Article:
NEW YORK (Reuters) - Stronger-than-expected hiring by U.S. employers in October and a small increase in the jobless rate will have a neutral or insignificant impact on U.S. presidential elections next week, according to most economists surveyed in a Reuters poll on Friday.
Twenty-four economists said the payrolls data would have a "neutral" impact on next Tuesday's elections, while 15 said the data would have an insignificant impact. Ten economists said the data would have a significant impact, while four said it would have a very insignificant impact, and one said it would have a very significant impact.
The government said on Friday employers added 171,000 jobs last month, up from 148,000 in September. The unemployment rate in October edged up, however, by one-tenth of a point to 7.9 percent.
The boost in hiring was seen as a hopeful sign for a lacklustre economy that has been a drag on Democratic President Barack Obama's re-election bid. Republican rival Mitt Romney has often pointed to persistently high unemployment as a failure of the Obama presidency.
"The reality is you had a mixed report from a mainstream media perspective. Sure you had better job gains, but the unemployment rate picked up as well," said Jacob Oubina, economist at RBC Capital Markets in New York.
"There are countervailing forces so the average voter might see a more nuanced result here," he said.
Separately, the median of forecasts from 45 economists was for the gigantic storm Sandy, which devastated New York City and the New Jersey coast early this week, to knock 0.2 percentage points off of fourth-quarter gross domestic product.
Forecasts for the impact on GDP ranged from subtraction of 0.5 percentage points to adding 0.5 percentage points.
Many economists cautioned, however, that the entire extent of the storm's damage was not fully known, and estimating its impact on growth was a dubious business at such an early stage.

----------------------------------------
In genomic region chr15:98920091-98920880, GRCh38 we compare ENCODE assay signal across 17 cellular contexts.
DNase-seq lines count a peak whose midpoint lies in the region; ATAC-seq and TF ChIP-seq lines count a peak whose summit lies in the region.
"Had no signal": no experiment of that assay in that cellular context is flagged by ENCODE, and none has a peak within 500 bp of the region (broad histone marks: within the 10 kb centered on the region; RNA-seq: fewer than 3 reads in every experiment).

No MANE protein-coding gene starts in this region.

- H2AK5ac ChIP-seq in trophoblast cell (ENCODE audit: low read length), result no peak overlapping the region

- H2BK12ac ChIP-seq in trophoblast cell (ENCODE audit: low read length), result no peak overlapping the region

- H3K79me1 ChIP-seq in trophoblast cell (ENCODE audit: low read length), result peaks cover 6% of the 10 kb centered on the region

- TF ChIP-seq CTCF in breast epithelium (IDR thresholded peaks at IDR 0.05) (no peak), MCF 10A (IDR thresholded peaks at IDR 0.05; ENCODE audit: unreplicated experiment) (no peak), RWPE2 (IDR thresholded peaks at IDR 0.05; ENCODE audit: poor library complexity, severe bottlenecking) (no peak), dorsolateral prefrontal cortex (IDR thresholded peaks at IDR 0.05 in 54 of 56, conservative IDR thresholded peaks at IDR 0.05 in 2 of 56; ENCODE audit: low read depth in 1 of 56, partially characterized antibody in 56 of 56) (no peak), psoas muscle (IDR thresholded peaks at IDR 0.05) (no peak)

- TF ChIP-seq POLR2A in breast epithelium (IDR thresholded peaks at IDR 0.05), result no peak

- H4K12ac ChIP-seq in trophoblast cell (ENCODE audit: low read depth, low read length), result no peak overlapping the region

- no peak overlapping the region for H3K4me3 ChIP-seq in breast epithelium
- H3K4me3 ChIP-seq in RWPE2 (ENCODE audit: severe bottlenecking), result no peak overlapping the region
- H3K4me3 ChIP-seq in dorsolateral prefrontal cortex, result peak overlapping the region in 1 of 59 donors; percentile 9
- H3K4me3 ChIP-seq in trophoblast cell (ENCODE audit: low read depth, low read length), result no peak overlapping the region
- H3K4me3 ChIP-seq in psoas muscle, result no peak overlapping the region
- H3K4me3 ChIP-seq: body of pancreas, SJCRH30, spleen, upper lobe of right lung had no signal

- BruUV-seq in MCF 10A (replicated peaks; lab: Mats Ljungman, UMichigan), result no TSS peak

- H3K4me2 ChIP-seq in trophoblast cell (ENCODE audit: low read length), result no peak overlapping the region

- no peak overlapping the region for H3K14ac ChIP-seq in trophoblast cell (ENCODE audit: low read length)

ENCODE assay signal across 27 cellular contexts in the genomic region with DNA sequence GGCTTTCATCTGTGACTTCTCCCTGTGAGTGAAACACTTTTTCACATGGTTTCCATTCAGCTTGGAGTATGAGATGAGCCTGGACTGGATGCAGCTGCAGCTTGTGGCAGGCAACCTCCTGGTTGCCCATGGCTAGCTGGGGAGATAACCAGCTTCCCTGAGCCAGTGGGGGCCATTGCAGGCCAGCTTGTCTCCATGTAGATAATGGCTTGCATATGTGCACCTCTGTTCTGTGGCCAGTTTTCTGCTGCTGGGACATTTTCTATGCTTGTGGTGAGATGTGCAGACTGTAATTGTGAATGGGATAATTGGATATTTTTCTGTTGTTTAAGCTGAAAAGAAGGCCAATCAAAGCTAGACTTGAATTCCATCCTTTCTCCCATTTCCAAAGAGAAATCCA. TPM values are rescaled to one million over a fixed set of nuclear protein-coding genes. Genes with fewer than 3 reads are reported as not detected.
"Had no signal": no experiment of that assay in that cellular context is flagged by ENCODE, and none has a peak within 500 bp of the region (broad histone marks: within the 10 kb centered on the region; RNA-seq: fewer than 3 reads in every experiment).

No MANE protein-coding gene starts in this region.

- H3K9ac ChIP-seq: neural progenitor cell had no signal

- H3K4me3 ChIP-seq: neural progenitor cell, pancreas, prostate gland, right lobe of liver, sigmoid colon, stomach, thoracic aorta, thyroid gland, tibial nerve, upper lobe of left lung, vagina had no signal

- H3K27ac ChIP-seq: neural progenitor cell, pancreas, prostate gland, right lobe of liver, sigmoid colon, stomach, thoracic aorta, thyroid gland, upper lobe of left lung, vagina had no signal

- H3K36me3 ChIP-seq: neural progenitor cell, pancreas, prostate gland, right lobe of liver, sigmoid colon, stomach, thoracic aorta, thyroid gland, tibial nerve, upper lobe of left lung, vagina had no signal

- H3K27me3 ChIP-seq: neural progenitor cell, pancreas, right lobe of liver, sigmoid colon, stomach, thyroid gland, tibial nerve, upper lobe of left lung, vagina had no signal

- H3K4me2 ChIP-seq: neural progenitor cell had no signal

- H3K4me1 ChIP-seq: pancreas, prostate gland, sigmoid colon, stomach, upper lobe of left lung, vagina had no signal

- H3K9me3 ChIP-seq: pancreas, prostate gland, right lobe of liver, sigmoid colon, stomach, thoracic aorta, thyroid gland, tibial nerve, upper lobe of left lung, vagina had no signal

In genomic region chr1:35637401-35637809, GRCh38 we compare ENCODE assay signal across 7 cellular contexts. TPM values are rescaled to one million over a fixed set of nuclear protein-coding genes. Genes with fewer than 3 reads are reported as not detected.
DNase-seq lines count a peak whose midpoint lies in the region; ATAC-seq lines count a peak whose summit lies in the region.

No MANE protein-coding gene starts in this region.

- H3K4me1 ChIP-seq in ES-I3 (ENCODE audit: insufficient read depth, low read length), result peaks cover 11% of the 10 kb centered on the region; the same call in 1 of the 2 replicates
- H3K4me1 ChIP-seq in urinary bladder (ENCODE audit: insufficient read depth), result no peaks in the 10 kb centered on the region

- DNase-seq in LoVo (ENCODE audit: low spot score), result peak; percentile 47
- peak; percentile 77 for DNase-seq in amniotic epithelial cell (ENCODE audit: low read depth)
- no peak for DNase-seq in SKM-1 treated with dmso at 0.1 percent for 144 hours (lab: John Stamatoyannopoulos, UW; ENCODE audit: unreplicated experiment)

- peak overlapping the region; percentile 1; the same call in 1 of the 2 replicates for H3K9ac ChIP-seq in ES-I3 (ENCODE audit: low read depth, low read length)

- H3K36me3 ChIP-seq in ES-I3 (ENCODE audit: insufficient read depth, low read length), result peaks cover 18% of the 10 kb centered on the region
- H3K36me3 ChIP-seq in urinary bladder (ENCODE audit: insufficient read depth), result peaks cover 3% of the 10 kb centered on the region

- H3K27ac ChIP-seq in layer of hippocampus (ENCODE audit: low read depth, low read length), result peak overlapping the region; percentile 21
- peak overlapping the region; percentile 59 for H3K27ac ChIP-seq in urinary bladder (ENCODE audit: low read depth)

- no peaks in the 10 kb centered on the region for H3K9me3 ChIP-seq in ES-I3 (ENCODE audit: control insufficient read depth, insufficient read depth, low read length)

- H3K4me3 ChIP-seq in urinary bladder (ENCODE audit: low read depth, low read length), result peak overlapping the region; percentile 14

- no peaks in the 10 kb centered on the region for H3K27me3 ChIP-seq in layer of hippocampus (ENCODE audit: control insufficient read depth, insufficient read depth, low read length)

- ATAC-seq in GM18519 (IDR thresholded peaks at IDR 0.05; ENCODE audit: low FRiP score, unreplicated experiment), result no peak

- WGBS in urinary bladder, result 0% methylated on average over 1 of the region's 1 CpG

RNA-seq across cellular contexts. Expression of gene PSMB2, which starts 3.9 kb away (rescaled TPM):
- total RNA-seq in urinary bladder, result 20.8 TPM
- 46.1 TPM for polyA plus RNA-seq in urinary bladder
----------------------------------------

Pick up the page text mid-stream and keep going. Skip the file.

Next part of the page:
Also, the median of forecasts from 46 economists in the poll was for the Federal Reserve's latest round of stimulus, known as QE3, to eventually total $615 billion. The median in a similar poll conducted October 5 was for QE3 to total $600 billion.
Under QE3, which was announced in September as an open-ended program, the Fed is buying about $40 billion per month of mortgage-backed securities.
Within the poll, primary dealers - the large financial institutions that do business directly with the Fed - are looking for an even larger QE3 stimulus program.
The median of forecasts from 15 of the 21 primary dealers was for QE3's eventual size to reach $1 trillion.
In the broader poll, 44 economists out of 55 expect the Fed to buy Treasuries under QE3 when its Operation Twist stimulus program expires at the end of December.
Under Twist, the Fed is selling shorter-dated Treasuries and using the proceeds to buy longer-dated U.S. government debt in a bid to lower longer-term interest rates like those on mortgages.
The Fed previously bought $2.3 trillion in mortgage and government debt in two rounds of quantitative easing.
(Reporting by Chris Reese; Additional reporting by Aakanksha Bhat, Ashrith Rao Doddi and Ruby Cherian in Bangalore; Editing by Richard Chang)